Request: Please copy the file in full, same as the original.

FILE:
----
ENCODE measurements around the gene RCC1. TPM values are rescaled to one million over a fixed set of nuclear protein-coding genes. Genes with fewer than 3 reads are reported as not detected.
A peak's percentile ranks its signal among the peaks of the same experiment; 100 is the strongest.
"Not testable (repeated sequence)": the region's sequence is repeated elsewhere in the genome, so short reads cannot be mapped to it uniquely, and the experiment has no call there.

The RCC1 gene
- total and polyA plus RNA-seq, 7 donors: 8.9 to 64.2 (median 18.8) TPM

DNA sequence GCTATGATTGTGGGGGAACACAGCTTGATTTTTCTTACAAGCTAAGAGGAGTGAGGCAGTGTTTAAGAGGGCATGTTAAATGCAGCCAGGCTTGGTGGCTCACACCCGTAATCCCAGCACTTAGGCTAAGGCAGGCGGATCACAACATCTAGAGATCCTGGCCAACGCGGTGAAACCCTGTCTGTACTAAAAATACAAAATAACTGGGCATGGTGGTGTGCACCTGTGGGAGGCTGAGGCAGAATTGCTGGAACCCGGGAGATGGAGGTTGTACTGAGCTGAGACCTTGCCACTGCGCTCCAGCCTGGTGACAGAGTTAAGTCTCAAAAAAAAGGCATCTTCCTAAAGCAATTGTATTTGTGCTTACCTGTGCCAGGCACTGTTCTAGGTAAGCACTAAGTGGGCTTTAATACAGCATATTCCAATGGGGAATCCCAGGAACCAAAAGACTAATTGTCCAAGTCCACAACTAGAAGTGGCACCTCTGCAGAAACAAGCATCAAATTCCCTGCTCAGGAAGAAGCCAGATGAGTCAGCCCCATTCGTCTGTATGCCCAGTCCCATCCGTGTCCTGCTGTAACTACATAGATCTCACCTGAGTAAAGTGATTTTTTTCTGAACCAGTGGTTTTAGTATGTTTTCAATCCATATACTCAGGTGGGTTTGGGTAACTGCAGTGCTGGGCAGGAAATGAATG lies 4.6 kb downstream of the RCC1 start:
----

ENCODE measurements around the gene RCC1. TPM values are rescaled to one million over a fixed set of nuclear protein-coding genes. Genes with fewer than 3 reads are reported as not detected.
A peak's percentile ranks its signal among the peaks of the same experiment; 100 is the strongest.
"Not testable (repeated sequence)": the region's sequence is repeated elsewhere in the genome, so short reads cannot be mapped to it uniquely, and the experiment has no call there.

The RCC1 gene
- total and polyA plus RNA-seq, 7 donors: 8.9 to 64.2 (median 18.8) TPM

DNA sequence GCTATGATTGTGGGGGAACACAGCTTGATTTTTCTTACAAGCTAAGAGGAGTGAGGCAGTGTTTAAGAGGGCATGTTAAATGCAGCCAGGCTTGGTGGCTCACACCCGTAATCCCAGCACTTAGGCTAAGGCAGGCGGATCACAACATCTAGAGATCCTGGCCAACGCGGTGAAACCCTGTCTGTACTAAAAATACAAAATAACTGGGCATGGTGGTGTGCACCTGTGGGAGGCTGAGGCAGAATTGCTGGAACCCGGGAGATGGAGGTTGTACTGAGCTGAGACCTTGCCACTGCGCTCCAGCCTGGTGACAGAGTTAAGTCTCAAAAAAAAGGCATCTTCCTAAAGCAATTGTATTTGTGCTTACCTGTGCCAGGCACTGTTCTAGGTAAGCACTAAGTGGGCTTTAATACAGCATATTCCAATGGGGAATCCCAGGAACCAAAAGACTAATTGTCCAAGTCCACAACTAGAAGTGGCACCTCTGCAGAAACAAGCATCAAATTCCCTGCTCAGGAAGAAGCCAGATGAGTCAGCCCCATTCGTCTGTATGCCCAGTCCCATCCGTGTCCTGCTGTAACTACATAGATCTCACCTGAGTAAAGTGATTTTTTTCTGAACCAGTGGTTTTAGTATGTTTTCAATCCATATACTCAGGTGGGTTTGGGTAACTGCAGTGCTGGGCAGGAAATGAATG lies 4.6 kb downstream of the RCC1 start: